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Although Schnitzer remained profitable this summer, its net income of $11 million was down 85 percent from the $76 million netted in the prior quarter.
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Schnitzer closes books on profitable fiscal year

Scrap company’s most recent quarter shows decreases in revenue and income.

October 25, 2022

Schnitzer Steel Industries Inc. has reported narrower profits and reduced revenue in the fourth quarter of its 2022 fiscal year, which ended Aug. 31. However, the Portland, Oregon-based scrap, auto salvage and steel mill company refers to its full-year results as the “second best fiscal year earnings” in the company’s history.

Schnitzer’s net income of $11 million in its fourth quarter was down 85 percent from the $76 million netted in the prior quarter, which ended May 31. The company’s observation that average ferrous and nonferrous net selling prices in its summer 2022 quarter decreased by 28 percent and 7 percent, respectively, likely played a role.

The company’s Sept. 1, 2021, to Aug. 31, 2022, fiscal year covers a stretch that included strong global steelmaking and scrap market conditions in the first half of that timeframe, followed by more turbulent conditions after Russia’s invasion of Ukraine late this February.

For the fiscal year, Schnitzer’s revenue of more than $3.48 billion marked a 26 percent increase compared with the approximately $2.76 billion of revenue in the 2021 fiscal year. On the net income front, the $172 million Schnitzer earned in its 2022 fiscal year marks just a slight rise from $170 million earned the prior year.

“Our results in fiscal 2022 were the second best in the company’s history,” Schnitzer CEO Tamara Lundgren says. “We stayed focused on our sustainability framework of ‘People, Planet and Profit,’ and made significant progress on our strategic initiatives. These include our investments in advanced metal recovery technology systems [and] two acquisitions in the Southeast, including our first metal shredding operation in the region.”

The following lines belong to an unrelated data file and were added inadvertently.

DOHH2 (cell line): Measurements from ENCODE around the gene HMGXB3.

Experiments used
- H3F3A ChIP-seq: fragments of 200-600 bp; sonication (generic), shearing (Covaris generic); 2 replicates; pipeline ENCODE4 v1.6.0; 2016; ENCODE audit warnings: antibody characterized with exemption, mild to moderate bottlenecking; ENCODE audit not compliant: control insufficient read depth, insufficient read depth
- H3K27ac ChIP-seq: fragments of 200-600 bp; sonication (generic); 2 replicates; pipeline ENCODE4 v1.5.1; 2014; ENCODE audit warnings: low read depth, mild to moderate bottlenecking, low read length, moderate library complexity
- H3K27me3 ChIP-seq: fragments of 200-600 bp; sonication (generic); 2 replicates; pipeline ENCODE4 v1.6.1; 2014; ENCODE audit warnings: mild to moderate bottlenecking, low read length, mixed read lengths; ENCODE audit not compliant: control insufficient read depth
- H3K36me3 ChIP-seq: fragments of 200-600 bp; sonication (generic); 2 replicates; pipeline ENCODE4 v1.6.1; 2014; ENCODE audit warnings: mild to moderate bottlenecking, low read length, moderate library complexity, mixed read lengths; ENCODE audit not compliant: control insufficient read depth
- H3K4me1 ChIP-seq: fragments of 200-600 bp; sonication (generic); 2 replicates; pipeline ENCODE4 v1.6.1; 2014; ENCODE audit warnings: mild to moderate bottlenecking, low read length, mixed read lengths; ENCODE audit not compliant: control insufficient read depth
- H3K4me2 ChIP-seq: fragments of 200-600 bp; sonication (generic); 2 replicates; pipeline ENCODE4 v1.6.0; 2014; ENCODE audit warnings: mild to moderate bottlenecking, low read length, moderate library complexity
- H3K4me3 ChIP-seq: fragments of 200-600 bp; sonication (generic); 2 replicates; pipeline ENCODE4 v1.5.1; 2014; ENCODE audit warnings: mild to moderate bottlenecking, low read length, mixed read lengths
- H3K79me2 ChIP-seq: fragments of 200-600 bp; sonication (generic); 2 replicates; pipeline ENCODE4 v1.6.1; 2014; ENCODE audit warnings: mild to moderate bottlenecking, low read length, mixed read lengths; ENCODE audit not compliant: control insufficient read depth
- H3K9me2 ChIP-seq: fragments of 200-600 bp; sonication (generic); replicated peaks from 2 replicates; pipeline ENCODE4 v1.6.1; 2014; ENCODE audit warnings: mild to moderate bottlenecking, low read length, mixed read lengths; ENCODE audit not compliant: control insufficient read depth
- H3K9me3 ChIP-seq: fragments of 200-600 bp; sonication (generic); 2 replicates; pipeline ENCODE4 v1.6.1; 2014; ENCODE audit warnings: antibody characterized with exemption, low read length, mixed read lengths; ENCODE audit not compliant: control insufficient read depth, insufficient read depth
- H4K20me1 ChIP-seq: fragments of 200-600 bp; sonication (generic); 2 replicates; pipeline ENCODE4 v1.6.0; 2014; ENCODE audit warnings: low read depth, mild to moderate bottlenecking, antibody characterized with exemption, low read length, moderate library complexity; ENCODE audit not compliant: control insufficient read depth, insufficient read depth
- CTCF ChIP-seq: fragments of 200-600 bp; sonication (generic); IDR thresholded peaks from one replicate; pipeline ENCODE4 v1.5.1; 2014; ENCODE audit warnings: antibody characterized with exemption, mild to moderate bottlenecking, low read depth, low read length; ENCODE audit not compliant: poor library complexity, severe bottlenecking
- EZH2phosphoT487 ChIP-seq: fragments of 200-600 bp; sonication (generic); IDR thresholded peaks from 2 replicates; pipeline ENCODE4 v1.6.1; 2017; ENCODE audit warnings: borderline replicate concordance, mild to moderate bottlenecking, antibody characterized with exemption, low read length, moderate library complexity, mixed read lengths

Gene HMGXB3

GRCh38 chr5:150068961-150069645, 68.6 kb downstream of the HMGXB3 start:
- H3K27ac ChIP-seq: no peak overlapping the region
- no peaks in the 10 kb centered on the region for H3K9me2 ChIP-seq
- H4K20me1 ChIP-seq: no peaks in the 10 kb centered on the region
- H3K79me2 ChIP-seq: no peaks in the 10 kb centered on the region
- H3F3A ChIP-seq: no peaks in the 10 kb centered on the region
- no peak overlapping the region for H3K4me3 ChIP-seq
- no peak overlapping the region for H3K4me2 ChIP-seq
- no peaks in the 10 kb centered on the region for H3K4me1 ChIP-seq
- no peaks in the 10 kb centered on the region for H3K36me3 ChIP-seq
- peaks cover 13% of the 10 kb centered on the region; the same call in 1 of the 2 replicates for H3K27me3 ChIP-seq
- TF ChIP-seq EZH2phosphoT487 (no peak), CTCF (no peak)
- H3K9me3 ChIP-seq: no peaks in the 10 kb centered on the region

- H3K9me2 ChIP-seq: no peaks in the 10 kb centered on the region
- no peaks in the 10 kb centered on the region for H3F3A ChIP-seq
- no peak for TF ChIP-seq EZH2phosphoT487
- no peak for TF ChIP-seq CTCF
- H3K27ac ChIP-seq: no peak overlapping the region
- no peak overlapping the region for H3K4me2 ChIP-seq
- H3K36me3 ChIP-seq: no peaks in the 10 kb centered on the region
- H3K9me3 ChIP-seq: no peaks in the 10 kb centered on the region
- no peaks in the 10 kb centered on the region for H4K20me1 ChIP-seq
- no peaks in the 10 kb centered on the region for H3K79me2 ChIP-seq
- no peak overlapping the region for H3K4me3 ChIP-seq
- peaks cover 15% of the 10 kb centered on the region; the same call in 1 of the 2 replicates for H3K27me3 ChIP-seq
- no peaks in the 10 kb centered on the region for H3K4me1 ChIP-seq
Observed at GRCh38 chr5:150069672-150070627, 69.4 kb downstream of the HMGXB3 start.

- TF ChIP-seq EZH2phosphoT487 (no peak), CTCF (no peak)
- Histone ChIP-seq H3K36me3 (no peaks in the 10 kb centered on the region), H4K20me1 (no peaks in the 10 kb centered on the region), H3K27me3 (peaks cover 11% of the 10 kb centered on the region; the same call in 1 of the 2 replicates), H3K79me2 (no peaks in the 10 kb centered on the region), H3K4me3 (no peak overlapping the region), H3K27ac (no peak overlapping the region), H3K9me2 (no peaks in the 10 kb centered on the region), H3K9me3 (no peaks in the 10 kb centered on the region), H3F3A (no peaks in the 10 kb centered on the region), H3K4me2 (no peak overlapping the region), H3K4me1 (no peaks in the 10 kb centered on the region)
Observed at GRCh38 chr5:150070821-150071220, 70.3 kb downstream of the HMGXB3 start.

In the quarter covering this summer, Schnitzer says its ferrous sales volumes rose by 12 percent compared with the prior quarter, “primarily resulting from shipments delayed from the third quarter."

Compared to the previous quarter, nonferrous sales volumes were down by 8 percent, Schnitzer says, adding, “Ferrous and nonferrous sales volumes were impacted by tighter supply flows resulting from the drop in prices and the extended shredding operation outage at the company’s Everett [Massachusetts] facility."

Schnitzer says its electric arc furnace (EAF) steel mill in Portland “achieved an average utilization rate of 93 percent” during its fourth quarter, but “finished steel sales volumes were down 7 percent” from the prior quarter.

Looking ahead, Lundgren says, “Despite current headwinds, we expect the long-term structural trends for recycled metal demand to remain positive, supported by the transition to low-carbon technologies, the increased focus on decarbonization, and the expected funding related to the Infrastructure Investment and Jobs Act and the Inflation Reduction Act, including ‘Buy Clean’ provisions.”